A few other thoughts…

* I felt one of the game’s biggest turning points early on came when the Caps didn’t score on their 5-on-3 power play. The Garden crowd had gotten a little quiet, and that kill reignited the fans. The Caps had an excellent opportunity to set the tone after a scoreless first period. Instead, the Rangers fed off the PK and took a 1-0 lead thanks to a crafty wrap-around by Artem Anisimov (pull him down and take the penalty there, Mike Green!) Although…

*Did anyone else see the Caps’ goal at the end of the second coming? I know I did. It was the perfect storm, the Rangers looked like they were headed to intermission with a 1-0 lead to protect, but couldn’t keep the puck in the Caps’ zone to close out the second. When the Caps came flying down the ice with less than 20 seconds to go, I just knew they were going to score there. Brooks Laich’s flip pass was brilliant, as was the concentration by Jason Chimera to knock it past Henrik Lundqvist without even having to really settle it down. As much as I wanted to kill the Rangers for giving up a goal so late, I think more credit has to go to the Caps for their clock awareness and execution.

I also don’t care what the NBC crew says, that wasn’t a “soft” goal given up by Lundqvist. Just because a shot goes through the goalies’ legs doesn’t mean it’s a soft goal allowed. Same goes for Brad Richards’ goal; it wasn’t soft; he put it past Holtby from point-blank range. Stop it, Mike Milbury, just stop it.

*Chris Kreider, the kid is all right. When the Rangers finally signed Kreider after he finished his season atBostonCollege, I thought it was nuts that people said he might join the Rangers in the playoffs. Huh? He just finished playing college hockey; his first NHL game was going to be in the Stanley Cup playoffs? I admit I dismissed the idea. Then Carl Hagelin was suspended during theOttawa series for three games, and the kid got the call. The Hagelin suspension sucked, but who knows if we would have seen Krieder without it? He scored the game-winner in Game 6 in the first round and did it again on Saturday, and had the primary assist on Richards’ insurance goal. I hope he’s wearing a blue shirt for a long, long time.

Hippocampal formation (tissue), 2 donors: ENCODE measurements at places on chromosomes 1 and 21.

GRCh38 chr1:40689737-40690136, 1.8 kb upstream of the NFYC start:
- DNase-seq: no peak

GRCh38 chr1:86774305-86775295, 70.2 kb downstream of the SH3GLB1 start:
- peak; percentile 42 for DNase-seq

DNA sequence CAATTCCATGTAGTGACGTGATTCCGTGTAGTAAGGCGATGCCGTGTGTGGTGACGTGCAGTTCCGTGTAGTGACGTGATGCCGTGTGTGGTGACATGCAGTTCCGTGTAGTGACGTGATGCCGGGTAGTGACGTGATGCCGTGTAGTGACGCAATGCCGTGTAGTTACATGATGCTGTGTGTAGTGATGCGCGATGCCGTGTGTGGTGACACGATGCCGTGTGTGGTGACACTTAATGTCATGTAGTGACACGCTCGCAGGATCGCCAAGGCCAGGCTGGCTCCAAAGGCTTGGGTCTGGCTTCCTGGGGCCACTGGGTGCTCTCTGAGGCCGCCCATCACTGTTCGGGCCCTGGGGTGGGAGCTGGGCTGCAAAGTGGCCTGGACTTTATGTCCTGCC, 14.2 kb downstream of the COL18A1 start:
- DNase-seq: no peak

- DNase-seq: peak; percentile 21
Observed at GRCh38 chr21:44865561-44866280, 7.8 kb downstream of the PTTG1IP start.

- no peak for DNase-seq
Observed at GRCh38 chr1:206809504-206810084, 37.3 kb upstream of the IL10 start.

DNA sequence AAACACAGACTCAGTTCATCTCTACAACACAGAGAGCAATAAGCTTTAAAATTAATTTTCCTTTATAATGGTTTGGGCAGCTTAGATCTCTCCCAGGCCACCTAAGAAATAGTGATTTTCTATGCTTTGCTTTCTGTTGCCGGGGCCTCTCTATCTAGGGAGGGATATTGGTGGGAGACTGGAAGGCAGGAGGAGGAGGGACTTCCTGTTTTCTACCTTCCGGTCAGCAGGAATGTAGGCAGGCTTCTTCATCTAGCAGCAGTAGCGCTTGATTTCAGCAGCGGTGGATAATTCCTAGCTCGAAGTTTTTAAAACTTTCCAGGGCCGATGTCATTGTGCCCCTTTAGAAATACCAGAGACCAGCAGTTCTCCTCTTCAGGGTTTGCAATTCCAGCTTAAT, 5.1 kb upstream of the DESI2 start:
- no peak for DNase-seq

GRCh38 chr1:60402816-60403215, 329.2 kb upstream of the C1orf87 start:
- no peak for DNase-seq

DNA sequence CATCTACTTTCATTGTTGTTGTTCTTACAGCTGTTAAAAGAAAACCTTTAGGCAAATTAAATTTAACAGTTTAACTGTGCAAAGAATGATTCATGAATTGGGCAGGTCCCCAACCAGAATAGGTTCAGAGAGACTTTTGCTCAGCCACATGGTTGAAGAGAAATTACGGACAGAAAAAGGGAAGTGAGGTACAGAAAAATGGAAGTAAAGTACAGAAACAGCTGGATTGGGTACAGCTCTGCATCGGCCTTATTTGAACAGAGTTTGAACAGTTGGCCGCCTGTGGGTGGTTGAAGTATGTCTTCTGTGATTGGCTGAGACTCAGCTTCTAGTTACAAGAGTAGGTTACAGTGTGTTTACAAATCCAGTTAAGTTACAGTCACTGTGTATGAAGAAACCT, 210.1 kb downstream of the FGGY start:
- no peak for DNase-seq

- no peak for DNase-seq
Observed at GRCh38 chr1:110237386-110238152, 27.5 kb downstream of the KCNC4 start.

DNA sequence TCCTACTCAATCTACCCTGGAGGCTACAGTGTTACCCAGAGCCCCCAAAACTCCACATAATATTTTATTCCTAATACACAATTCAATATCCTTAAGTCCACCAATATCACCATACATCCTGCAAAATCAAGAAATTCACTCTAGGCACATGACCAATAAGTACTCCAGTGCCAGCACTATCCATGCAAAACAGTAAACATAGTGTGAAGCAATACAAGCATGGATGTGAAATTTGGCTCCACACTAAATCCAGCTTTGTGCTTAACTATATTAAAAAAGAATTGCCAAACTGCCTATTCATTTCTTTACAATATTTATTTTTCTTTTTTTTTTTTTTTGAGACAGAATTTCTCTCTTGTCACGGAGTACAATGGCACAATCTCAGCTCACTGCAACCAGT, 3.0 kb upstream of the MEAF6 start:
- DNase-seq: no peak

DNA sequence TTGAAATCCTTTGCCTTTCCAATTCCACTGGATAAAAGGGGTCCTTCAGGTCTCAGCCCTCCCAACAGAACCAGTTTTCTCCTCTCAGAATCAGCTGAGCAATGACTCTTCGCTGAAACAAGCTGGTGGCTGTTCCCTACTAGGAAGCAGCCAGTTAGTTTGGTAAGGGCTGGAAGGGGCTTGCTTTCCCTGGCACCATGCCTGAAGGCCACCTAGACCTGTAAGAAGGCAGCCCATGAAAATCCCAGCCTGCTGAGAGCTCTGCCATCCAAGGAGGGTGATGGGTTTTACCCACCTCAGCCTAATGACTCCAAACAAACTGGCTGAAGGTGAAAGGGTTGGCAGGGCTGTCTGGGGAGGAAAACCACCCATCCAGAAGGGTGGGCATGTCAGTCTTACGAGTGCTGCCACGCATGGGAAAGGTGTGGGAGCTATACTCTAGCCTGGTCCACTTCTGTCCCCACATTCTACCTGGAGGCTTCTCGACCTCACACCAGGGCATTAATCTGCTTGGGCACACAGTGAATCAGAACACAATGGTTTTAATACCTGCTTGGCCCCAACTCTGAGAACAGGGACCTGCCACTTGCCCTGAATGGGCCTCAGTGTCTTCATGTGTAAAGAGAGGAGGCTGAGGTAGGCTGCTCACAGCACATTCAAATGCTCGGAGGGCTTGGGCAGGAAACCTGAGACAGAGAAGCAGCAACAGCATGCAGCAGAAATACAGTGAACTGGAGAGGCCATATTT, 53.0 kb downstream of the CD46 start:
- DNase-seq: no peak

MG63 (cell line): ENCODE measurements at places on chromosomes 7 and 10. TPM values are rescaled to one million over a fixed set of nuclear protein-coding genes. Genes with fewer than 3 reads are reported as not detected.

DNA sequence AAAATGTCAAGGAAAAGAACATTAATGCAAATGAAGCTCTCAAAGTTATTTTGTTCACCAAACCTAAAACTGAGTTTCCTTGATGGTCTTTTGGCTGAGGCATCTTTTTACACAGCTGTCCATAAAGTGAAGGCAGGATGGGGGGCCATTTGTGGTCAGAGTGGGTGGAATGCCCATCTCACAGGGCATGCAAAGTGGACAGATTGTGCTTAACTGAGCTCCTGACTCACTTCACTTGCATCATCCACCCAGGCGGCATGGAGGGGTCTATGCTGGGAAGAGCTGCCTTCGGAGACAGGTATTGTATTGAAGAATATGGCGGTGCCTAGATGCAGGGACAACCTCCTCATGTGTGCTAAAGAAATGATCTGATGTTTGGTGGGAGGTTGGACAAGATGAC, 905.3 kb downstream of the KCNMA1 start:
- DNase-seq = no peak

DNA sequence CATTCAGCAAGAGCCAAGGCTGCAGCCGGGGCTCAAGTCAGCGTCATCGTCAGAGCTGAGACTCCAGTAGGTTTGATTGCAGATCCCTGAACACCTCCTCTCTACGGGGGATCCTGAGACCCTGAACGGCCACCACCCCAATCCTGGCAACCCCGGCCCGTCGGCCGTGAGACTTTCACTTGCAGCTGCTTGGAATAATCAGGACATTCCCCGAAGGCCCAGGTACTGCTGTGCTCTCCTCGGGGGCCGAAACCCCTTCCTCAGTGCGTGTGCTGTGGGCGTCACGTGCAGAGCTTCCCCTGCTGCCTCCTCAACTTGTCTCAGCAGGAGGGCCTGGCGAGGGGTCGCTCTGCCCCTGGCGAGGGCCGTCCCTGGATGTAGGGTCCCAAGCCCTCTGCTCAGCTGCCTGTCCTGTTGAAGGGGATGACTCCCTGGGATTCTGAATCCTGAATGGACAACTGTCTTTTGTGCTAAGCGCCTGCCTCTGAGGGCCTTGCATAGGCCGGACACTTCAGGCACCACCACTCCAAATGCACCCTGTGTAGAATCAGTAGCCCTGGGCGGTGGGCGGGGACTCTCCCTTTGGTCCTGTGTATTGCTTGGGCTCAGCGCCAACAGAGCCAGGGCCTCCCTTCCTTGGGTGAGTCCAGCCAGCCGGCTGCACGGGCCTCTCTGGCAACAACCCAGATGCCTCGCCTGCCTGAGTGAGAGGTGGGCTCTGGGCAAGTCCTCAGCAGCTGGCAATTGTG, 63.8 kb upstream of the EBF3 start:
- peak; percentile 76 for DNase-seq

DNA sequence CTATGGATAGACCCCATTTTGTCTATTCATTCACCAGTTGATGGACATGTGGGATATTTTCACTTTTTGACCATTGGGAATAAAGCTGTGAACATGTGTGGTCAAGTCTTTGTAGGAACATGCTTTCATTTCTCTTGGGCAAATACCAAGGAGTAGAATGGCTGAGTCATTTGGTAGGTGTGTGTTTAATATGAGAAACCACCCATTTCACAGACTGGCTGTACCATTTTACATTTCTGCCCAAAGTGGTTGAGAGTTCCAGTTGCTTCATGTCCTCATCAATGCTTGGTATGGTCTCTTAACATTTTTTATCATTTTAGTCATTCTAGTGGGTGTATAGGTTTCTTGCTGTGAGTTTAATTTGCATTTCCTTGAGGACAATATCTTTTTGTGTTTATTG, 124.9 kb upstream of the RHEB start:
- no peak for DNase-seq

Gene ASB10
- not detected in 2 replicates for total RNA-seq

*I thought the refs were OK, but not great. They kept the game under control, which was good to see, and I had no problem with Mike Rupp’s goaltender interference call. He wasn’t pushed into Holtby. To me, the key missed call was the trip on Marcus’ Johansson’s pseudo-breakaway in the second. I agree that it wasn’t a goal, but he was tripped. I also got a kick out of the missed trip on Alex Ovechkin with about four minutes left in the game, and he yelled audibly, “Are you (effing) kidding me?” It’s too bad the microphones don’t pick up more of that stuff.

Overall, I thought it was a decent Game One. Obviously better for Rangers fans than the Caps’ faithful, but I have a feeling it will be awhile before this one is decided.

Final thoughts from my friend Mike from the Capitals perspective, “Two-minute breakdown, (crappy) PP and Mike Green (-2 on the day) lost that game.”

My final thoughts from the NYR perspective: I’m grateful for the win, but am concerned about the low shot total. The Caps probably deserved a better fate; they held the Rangers to 14 shots and lost, not to mention they hit the post three times. Even though the Rangers hold the edge, I feel winning Game Two is almost essential since the Caps are strong at home (last series not withstanding).

That’s all for now. Hope you enjoyed the game. Until Game Two…

Joe Dyton is a marketing copywriter in Washington, DC and a freelance sports reporter for the Frederick News-Post in Frederick, MD. He is a former assistant editor for The Dealmakers real estate magazine in Hamilton, NJ and a former sports writer and copy editor for The Trentonian in Trenton, NJ. He can be reached at Follow Joe on Twitter at